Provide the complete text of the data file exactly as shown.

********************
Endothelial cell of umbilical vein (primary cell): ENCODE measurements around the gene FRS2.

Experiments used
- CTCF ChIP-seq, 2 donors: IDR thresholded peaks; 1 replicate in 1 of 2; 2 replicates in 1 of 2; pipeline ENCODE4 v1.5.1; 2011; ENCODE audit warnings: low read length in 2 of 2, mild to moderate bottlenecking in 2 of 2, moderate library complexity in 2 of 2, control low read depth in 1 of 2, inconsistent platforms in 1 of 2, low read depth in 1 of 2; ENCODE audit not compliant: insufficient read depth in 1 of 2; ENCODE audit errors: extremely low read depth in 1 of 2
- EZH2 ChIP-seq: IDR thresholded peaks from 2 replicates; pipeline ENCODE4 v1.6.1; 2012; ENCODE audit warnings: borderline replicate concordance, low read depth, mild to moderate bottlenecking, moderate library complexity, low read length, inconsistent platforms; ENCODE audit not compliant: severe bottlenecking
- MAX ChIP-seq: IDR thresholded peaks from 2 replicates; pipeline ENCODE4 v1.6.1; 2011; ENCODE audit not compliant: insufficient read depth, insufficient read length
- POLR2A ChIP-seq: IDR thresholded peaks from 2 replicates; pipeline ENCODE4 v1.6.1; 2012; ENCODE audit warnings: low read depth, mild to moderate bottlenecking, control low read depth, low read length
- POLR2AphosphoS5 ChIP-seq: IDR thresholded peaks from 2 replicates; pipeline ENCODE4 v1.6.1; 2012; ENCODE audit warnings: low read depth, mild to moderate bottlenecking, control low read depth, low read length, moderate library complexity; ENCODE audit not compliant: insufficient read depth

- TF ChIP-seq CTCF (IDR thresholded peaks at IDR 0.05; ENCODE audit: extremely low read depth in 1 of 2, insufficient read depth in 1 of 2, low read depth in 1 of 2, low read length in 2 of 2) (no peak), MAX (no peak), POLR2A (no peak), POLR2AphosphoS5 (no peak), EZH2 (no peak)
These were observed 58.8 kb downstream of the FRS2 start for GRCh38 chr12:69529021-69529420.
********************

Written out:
Endothelial cell of umbilical vein (primary cell): ENCODE measurements around the gene FRS2.

Experiments used
- CTCF ChIP-seq, 2 donors: IDR thresholded peaks; 1 replicate in 1 of 2; 2 replicates in 1 of 2; pipeline ENCODE4 v1.5.1; 2011; ENCODE audit warnings: low read length in 2 of 2, mild to moderate bottlenecking in 2 of 2, moderate library complexity in 2 of 2, control low read depth in 1 of 2, inconsistent platforms in 1 of 2, low read depth in 1 of 2; ENCODE audit not compliant: insufficient read depth in 1 of 2; ENCODE audit errors: extremely low read depth in 1 of 2
- EZH2 ChIP-seq: IDR thresholded peaks from 2 replicates; pipeline ENCODE4 v1.6.1; 2012; ENCODE audit warnings: borderline replicate concordance, low read depth, mild to moderate bottlenecking, moderate library complexity, low read length, inconsistent platforms; ENCODE audit not compliant: severe bottlenecking
- MAX ChIP-seq: IDR thresholded peaks from 2 replicates; pipeline ENCODE4 v1.6.1; 2011; ENCODE audit not compliant: insufficient read depth, insufficient read length
- POLR2A ChIP-seq: IDR thresholded peaks from 2 replicates; pipeline ENCODE4 v1.6.1; 2012; ENCODE audit warnings: low read depth, mild to moderate bottlenecking, control low read depth, low read length
- POLR2AphosphoS5 ChIP-seq: IDR thresholded peaks from 2 replicates; pipeline ENCODE4 v1.6.1; 2012; ENCODE audit warnings: low read depth, mild to moderate bottlenecking, control low read depth, low read length, moderate library complexity; ENCODE audit not compliant: insufficient read depth

- TF ChIP-seq CTCF (IDR thresholded peaks at IDR 0.05; ENCODE audit: extremely low read depth in 1 of 2, insufficient read depth in 1 of 2, low read depth in 1 of 2, low read length in 2 of 2) (no peak), MAX (no peak), POLR2A (no peak), POLR2AphosphoS5 (no peak), EZH2 (no peak)
These were observed 58.8 kb downstream of the FRS2 start for GRCh38 chr12:69529021-69529420.